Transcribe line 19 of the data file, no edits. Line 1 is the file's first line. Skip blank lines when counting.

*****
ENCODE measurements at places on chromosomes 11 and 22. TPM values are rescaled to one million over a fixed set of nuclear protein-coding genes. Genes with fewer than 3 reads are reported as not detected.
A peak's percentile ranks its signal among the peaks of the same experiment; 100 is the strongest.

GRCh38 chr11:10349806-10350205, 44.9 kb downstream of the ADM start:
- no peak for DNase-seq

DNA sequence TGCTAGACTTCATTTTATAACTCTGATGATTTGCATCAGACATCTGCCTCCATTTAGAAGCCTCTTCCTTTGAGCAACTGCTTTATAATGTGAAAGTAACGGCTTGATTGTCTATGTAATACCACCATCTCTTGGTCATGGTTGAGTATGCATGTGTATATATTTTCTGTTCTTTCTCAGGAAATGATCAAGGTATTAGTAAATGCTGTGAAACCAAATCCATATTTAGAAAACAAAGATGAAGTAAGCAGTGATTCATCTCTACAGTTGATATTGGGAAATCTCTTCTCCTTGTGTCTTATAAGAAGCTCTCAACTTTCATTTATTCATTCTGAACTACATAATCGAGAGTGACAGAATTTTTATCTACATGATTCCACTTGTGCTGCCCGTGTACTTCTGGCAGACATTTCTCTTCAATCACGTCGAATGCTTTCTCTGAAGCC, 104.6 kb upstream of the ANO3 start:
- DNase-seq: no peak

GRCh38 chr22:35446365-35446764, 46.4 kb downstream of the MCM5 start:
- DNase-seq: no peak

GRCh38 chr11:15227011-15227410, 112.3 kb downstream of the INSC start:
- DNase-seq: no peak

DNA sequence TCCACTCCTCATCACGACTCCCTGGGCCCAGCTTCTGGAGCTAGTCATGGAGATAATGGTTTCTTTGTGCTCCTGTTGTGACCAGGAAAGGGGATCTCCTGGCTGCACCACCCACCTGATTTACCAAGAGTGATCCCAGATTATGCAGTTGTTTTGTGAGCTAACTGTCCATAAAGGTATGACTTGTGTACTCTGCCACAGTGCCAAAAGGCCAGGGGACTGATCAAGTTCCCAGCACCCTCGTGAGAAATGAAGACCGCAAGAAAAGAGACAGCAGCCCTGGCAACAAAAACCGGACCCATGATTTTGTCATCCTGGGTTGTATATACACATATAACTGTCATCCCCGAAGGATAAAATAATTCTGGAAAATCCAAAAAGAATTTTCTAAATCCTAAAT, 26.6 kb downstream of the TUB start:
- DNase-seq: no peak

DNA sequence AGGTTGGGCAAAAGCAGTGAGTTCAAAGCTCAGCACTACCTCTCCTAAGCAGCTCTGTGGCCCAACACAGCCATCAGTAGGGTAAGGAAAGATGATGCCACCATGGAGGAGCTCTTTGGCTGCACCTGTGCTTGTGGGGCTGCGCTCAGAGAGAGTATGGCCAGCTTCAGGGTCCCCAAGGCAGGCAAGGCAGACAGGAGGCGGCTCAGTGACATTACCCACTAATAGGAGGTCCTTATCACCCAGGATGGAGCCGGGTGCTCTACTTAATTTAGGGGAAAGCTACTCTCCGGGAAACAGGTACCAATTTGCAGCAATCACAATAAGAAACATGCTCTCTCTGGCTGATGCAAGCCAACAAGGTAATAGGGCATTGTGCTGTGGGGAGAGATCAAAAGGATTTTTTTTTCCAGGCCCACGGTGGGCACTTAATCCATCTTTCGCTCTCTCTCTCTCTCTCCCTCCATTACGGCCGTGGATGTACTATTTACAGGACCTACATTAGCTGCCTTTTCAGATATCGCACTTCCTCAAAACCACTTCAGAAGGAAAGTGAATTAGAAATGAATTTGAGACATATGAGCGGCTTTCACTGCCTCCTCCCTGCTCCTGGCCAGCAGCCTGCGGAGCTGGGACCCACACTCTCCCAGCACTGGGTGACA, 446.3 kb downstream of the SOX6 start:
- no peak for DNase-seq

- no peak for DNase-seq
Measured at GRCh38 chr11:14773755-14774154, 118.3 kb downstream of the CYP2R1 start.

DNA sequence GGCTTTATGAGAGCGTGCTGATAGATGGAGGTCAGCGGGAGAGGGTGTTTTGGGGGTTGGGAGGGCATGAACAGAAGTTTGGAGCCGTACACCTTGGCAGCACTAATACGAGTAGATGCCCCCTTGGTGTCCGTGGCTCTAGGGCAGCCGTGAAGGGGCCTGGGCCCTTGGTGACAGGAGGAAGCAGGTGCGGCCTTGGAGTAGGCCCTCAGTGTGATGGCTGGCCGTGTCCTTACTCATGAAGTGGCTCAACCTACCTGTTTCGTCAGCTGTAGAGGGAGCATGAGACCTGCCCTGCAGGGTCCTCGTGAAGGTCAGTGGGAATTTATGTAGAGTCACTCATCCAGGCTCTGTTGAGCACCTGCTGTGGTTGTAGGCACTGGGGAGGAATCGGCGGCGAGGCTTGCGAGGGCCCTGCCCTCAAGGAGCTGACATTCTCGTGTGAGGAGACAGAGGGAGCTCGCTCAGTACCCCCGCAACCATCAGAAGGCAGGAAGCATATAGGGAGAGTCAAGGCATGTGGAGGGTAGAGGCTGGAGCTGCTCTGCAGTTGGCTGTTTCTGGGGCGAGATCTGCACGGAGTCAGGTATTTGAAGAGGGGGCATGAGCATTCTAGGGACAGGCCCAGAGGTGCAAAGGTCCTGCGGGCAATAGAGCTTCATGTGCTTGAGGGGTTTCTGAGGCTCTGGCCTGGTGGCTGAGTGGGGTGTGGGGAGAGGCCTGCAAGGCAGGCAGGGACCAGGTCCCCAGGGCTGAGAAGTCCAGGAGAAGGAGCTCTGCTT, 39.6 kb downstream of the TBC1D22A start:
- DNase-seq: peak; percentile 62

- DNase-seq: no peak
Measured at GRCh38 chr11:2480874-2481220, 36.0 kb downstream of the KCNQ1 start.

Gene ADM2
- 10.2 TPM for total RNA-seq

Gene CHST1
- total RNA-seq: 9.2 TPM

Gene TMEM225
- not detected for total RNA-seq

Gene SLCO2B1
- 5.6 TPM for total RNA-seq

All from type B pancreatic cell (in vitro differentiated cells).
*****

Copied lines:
- DNase-seq: no peak